It was one of the greatest honors of my life, to interview Jessie Owens . The funny part was we didn’t even talk about sports! It was November 1975 in Scottsdale, Arizona . I was just starting a monthly tabloid newspaper . It was called “The P.M.A. Journal” ( Positive Mental Attitude ). My goal was to interview the world-famous Jessie Owens who also lived in Scottsdale.
His life was not all filled with success and was not open to the many who always wanted to interview him. However after many calls to his secretory and pleading with her that I was a young 30-year-old man trying to start a newspaper and a story about him could put my new venture on the map she said she would talk to him. She reported back to me and said since I was a small publication trying to get my feet on the ground he would do this unusual interview.
I had a list of 20 questions, however never got past the second one. He was a kind and gentle person not the aggressive one I expected. After the first few questions the interview switched to him interviewing me! Then we just talked. He told me “You only learn from failure!” He added if your successful at anything in life, you most likely got their by making mistakes. The difference between success and failure is you learn from the things you do wrong and don’t quite.
He related back to his childhood coming from a family of 10 children. He said” I had to compete with my brothers and sisters just to get attention. That’s when I realized it is up to me, to be whom I want to be! Yes, I got love from my parents and my siblings but I still felt alone. So that’s when I made up my mind to be different and create a lifetime goal of stepping away from the crowd and become my own person. He was 7 years old. Always being the best…at any job he could find!
Being the youngest of the 10 children he was also required to pitch in to help support the family. He remembered doing odd jobs during his young childhood. He worked in a grocery store and repaired shoes, whatever he could to make a dollar. He said whatever I did I tried to do it better than anyone else could. He said, Even when I delivered grocery’s, I made sure the order was correct and on time and always had a smile. I almost always got a tip which ended up being more than what he was being paid.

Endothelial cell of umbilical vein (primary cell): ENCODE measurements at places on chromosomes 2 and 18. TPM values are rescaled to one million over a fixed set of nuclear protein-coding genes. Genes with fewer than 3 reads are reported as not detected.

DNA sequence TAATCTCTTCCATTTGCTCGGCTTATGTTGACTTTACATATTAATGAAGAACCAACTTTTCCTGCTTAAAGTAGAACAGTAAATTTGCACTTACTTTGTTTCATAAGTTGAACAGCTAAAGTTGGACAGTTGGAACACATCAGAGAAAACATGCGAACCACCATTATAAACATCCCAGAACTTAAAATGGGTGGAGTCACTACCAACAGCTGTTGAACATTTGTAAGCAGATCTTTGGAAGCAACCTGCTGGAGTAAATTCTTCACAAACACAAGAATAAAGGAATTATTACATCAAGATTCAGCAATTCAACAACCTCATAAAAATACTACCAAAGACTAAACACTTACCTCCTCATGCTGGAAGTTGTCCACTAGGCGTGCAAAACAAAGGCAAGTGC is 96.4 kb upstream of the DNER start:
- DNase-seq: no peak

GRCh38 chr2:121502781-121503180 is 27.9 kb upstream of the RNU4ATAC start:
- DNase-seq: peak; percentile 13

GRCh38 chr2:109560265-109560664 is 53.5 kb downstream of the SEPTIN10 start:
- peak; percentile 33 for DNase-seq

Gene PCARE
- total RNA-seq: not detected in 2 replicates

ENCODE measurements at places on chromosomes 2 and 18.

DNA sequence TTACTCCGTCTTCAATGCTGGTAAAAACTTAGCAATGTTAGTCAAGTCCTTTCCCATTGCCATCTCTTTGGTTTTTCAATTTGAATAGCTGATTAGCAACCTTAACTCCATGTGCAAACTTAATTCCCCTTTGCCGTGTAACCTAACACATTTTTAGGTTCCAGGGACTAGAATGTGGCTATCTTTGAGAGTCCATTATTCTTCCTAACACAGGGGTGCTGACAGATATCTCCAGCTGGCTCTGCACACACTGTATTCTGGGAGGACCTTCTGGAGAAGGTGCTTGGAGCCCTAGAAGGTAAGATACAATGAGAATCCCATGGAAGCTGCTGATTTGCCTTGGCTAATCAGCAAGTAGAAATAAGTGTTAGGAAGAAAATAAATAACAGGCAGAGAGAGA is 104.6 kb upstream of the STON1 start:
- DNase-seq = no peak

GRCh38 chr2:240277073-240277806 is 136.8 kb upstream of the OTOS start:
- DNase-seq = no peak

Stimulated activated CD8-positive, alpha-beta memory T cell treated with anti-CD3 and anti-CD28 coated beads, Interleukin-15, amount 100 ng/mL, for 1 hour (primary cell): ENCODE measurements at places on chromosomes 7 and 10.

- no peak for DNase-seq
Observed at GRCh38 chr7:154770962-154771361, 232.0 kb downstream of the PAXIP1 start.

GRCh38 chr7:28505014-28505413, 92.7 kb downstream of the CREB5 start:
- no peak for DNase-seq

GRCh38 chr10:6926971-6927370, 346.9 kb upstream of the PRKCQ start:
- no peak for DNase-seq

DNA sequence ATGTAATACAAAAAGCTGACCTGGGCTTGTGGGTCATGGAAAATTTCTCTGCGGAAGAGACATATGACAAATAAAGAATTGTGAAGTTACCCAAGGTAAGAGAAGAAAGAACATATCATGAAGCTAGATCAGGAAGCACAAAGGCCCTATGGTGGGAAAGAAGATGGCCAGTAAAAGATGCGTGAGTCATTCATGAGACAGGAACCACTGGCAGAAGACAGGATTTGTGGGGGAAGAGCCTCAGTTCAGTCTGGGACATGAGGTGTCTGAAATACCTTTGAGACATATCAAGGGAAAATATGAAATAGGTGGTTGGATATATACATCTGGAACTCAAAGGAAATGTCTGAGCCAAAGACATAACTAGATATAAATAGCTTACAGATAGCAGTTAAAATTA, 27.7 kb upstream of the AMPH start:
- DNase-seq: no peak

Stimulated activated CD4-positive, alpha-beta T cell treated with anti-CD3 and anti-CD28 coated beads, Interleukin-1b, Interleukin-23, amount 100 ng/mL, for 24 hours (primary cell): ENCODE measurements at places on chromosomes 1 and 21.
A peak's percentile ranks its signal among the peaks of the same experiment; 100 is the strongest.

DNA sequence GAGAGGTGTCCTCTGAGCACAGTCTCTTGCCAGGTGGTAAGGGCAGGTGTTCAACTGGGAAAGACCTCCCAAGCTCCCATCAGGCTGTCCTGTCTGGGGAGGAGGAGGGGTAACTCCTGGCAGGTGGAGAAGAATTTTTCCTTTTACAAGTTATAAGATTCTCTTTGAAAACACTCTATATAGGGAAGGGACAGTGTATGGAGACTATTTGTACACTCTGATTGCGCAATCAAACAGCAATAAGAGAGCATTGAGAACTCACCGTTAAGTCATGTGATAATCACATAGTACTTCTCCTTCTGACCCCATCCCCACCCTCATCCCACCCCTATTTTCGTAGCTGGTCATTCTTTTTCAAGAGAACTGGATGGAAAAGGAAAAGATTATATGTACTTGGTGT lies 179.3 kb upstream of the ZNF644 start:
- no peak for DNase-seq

These childhood lessons only set the pace for what was about to become. He then realized his future was in his hands! We had such little money, a sport was my choice to have fun and go the extra mile (so to speak) to compete with the “white boys.” School was OK but I was just an average student, that didn’t satisfy me! I still wanted to prove to the world “I was different.”
At this point he started to question me again! About my successes and failures and always going back to how he handled not succeeding at something and added what was your lesson? He told me every morning I look at myself in the mirror and review what my plans for the day would be and the visualized me accomplishing them.
Then I would try to live the day as if my vision came true! Most of the time it worked; however, there were those times when everything went wrong and that’s where the lessons of life come. This is when my childhood experiences kicked in. He said, “just dust yourself off and look for other options, this always reminded me of when I was young that was my only choice.”
The gold medals were great for the ego but didn’t put any food on the table. Later in life he was forced to file for bankruptcy due to his over spending. However, he used his same lessons he learned as a child and Olympic star to bring him back to the point of “What is the lesson here” and what kind of options do I have? I had to get back on track and never giving up was the answer!
One challenge he could never succeed at was his one pack a day smoking habit. He died of Lung Cancer at age 67 in 1980. Click VIDEO from bio.true story to see more
This experience was one of the greatest of my life. Although my newspaper never did succeed, the life lessons, he taught me did! I still use the mirror technique he taught me, every day. Read how the lessons Jesse taught me will be used in my next adventure. At 68, I will be doing the historic walk “The Camino de Santiago .” It’s only 484-miles from France to Spain . Check it out at “Jim’s Camino de Santiago.”